"Dota's a great testbed for artificial intelligence; it's a very complicated game with a large competitive scene," OpenAI co-founder and CTO Greg Brockman said in a video explaining the project (below). "The rules of Dota are so complicated [that] if you just think really hard about how the game works and try to write those rules down, you're not even going to be able to reach the performance of a reasonable player."
OpenAI has been hard at work on a bot capable of beating top professional players at Dota 1v1. On Friday, it was showcased at The International, a huge event hosted by Valve that draws 20,000 fans and players competing for $24 million in prizes.
The OpenAI bot went up against Danylo "Dendi" Ishutin in rather dramatic fashion, and handily beat the pro player twice before Ishutin bowed out.
"Bot is really fun and challenging to play against 🙂 I am sure it is possible to beat it. But it [has] no room for even slight mistakes," Ishutin tweeted after the match. "Need much more tries for that 🙂 I think first few levels are most important to keep the lead. Still was amazing fun to play on stage!"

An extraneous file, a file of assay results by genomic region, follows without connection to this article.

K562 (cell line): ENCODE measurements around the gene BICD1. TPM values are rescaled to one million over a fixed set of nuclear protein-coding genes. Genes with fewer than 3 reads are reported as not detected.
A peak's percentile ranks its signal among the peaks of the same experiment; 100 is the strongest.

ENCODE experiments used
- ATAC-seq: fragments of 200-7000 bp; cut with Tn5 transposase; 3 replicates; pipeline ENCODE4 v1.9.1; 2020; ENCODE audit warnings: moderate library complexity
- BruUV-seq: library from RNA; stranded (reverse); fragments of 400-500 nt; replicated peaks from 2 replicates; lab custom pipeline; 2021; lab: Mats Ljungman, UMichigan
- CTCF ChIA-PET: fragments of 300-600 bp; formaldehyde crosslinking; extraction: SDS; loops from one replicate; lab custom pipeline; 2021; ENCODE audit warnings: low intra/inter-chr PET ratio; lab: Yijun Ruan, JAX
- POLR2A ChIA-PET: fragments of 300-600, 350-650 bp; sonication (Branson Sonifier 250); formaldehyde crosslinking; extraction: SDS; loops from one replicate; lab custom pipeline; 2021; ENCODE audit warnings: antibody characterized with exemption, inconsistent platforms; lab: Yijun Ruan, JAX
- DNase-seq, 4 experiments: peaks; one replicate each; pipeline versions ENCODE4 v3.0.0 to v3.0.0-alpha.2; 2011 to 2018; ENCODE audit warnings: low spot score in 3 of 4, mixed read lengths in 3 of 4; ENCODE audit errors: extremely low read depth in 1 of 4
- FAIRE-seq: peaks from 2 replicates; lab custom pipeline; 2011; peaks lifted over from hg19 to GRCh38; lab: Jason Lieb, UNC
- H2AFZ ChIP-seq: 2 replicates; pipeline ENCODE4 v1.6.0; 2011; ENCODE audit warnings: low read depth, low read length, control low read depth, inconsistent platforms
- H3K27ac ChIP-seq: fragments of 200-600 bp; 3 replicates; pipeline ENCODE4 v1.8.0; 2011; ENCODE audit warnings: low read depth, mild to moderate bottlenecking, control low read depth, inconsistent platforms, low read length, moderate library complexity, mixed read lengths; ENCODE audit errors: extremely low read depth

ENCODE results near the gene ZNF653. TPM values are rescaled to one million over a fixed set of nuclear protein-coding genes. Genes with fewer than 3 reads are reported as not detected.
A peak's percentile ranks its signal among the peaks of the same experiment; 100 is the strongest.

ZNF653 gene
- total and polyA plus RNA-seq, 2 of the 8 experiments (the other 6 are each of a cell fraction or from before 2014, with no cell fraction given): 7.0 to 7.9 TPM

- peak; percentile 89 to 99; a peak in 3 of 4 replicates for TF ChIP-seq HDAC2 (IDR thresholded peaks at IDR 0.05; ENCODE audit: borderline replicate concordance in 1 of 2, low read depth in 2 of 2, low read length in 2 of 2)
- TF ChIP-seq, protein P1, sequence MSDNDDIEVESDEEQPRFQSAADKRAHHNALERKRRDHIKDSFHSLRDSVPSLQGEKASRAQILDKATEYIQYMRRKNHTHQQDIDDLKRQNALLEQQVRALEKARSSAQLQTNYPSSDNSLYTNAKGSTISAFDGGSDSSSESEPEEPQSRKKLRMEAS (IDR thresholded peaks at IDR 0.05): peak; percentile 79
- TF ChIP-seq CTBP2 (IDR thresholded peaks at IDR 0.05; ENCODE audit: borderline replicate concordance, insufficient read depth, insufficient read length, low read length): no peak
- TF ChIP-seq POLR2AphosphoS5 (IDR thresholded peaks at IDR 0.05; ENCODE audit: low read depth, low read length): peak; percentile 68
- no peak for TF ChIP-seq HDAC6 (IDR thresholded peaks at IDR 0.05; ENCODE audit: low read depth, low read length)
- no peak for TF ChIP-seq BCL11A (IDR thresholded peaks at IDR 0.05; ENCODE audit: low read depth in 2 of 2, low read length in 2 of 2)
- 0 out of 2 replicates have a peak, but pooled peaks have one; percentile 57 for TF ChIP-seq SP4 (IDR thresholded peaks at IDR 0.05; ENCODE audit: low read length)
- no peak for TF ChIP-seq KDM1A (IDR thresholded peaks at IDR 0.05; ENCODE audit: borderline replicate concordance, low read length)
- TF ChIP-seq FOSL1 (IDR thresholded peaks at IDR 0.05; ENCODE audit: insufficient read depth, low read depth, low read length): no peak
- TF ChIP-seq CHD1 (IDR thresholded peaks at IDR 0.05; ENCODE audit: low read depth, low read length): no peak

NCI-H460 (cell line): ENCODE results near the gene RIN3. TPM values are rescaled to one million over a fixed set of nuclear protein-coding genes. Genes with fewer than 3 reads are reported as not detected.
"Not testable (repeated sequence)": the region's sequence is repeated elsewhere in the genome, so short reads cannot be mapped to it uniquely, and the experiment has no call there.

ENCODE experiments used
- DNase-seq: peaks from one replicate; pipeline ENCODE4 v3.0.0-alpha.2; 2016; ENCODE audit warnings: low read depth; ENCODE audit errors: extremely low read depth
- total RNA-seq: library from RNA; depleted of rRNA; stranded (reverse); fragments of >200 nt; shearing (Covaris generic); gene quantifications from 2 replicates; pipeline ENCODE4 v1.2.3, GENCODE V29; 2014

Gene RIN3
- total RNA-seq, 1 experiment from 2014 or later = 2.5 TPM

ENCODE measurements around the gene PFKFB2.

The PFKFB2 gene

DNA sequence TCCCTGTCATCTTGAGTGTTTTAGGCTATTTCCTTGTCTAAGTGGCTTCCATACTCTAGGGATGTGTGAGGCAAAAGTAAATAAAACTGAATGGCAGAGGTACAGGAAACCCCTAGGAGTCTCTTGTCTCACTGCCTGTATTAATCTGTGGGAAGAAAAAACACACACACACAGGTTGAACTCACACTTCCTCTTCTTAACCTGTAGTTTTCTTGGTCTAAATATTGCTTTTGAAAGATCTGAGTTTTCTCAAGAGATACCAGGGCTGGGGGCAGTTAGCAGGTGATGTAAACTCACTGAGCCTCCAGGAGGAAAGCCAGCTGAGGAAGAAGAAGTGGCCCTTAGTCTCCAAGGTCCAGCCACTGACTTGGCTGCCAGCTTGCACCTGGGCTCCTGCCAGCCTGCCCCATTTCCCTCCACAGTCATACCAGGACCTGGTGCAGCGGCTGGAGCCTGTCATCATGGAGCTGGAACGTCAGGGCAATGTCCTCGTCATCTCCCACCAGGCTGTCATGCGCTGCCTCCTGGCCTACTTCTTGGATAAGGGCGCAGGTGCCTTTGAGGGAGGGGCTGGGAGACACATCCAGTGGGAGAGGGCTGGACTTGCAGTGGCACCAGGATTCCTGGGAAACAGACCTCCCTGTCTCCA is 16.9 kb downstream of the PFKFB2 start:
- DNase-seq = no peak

Ishutin added that it's "awesome what awaits us in future with all those technologies. Excited!!!"
According to Brockman, OpenAI "trained entirely through self play. It starts out completely random with no knowledge of the world and simply plays against a copy of themself, which means it always has an evenly matched opponent. And it climbs this ladder of skill level until it's able to the reach the performance of the best professional players in the world."
OpenAI then invited pro players to try out the OpenAI bot. "Many pros wanted to keep playing the bot and talked about using it as part of their training routine," Brockman said, though "amateur players enjoyed playing the bot as well."
The International was OpenAI "introducing our Dota product to the world and see if they can reach the world of the top human professionals," Brockman said.
Going forward, OpenAI wants to "mix AIs and humans on a single team and reach a level of performance that neither of them can reach on their own," according to Brockman. "AI can be extremely beneficial to humanity and it's going to require fundamental advances to see what it's really capable of."